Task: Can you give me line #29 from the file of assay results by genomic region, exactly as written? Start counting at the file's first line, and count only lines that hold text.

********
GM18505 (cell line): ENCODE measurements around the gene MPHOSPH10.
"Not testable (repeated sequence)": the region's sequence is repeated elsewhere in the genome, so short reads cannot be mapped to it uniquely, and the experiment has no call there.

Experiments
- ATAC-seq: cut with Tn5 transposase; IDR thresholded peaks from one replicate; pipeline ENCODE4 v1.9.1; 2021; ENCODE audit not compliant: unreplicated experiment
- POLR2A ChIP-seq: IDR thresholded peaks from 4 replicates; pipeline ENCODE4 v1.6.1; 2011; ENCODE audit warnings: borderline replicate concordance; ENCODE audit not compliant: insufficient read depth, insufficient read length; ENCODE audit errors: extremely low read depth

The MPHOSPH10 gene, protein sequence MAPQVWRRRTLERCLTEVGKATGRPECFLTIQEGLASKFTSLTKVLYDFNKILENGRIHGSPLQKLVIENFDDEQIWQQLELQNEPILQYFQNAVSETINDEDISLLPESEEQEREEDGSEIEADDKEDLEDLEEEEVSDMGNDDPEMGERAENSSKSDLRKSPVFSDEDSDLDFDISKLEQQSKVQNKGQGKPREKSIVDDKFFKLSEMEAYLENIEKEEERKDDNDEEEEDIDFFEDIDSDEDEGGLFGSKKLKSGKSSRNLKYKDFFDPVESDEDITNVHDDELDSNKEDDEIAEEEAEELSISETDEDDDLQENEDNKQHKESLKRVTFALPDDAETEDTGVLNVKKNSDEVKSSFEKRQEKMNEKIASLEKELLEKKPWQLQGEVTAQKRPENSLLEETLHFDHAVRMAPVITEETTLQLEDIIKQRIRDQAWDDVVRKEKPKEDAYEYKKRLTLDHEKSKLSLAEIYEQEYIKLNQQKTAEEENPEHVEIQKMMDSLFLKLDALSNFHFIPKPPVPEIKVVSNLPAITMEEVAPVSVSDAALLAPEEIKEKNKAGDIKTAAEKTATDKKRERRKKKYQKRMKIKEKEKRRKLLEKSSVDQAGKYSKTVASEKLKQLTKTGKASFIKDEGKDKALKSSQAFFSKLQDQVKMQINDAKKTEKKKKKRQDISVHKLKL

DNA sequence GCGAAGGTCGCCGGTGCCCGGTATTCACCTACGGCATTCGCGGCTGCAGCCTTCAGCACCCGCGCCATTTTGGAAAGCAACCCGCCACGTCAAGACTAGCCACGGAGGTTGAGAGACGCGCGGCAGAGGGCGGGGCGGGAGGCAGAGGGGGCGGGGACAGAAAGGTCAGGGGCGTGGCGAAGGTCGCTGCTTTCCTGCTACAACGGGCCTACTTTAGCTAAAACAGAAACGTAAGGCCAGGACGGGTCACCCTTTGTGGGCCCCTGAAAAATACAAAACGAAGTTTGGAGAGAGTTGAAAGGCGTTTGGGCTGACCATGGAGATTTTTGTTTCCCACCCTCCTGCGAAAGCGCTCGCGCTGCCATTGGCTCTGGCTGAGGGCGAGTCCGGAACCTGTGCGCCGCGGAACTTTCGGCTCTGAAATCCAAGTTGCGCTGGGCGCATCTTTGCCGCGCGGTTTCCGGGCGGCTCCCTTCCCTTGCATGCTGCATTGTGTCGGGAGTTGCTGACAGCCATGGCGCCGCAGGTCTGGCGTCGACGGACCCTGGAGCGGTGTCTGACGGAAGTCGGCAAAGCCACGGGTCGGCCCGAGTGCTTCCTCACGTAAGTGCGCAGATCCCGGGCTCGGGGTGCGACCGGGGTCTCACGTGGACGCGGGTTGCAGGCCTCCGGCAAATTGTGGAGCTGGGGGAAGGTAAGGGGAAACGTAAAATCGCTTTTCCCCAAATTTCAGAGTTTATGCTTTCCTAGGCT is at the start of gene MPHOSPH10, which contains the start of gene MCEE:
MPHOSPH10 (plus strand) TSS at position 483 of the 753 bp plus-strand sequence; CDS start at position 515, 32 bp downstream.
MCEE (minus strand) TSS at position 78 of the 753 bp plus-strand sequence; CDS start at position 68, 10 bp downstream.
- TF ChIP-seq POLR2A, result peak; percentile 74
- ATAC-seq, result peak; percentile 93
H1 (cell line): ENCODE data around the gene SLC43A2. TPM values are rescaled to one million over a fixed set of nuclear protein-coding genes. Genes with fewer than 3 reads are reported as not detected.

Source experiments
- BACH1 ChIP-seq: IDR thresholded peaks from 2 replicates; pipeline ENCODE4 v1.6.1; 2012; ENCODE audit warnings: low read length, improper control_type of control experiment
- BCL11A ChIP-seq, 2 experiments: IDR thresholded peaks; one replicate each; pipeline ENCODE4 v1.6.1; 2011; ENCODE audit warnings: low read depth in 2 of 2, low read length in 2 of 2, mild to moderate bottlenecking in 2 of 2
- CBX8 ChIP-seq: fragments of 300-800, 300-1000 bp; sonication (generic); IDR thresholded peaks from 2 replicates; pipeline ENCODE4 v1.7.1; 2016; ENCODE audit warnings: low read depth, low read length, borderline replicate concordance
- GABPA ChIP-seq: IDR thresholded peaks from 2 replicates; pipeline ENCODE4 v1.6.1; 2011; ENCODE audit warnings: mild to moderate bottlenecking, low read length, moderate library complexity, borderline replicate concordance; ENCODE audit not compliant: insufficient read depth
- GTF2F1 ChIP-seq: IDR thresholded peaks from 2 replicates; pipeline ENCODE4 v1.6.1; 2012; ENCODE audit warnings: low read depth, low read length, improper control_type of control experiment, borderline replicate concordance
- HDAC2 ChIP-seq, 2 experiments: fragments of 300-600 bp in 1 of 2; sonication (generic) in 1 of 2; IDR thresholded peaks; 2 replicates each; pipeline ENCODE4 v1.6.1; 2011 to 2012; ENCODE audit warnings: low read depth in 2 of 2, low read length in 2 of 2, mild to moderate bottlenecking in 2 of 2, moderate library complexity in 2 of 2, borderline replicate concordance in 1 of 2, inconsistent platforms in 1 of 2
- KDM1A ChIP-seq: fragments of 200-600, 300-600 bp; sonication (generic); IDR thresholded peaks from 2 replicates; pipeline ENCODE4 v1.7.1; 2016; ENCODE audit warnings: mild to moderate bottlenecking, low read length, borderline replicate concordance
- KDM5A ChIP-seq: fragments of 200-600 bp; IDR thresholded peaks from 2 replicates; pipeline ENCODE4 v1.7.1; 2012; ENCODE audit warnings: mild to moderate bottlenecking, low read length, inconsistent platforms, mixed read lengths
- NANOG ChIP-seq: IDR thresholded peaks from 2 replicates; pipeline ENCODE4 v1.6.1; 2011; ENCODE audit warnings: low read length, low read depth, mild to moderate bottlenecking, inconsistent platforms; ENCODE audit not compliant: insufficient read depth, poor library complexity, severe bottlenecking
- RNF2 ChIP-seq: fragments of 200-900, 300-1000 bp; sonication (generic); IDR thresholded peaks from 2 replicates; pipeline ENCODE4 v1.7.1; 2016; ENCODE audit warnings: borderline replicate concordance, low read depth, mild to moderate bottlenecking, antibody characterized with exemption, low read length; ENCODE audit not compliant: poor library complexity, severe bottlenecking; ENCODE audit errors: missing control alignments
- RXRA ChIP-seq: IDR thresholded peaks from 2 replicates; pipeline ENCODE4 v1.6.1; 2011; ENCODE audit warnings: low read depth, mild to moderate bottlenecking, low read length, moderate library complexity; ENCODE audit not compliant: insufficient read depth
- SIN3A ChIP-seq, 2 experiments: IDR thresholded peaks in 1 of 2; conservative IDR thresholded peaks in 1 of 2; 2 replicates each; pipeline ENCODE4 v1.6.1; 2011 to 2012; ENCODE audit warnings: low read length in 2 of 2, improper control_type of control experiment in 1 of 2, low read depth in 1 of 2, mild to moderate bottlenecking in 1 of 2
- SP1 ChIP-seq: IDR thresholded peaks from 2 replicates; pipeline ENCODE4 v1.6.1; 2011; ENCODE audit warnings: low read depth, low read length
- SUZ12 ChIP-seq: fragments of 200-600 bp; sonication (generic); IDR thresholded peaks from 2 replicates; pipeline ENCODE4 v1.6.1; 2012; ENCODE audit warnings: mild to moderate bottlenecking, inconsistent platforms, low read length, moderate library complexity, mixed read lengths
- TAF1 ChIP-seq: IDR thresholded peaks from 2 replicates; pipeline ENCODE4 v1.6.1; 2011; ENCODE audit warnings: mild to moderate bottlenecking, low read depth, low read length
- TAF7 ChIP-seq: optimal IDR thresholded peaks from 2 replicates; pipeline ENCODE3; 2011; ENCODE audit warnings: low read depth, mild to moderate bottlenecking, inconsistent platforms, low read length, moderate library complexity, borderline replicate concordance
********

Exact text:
- TAF7 ChIP-seq: optimal IDR thresholded peaks from 2 replicates; pipeline ENCODE3; 2011; ENCODE audit warnings: low read depth, mild to moderate bottlenecking, inconsistent platforms, low read length, moderate library complexity, borderline replicate concordance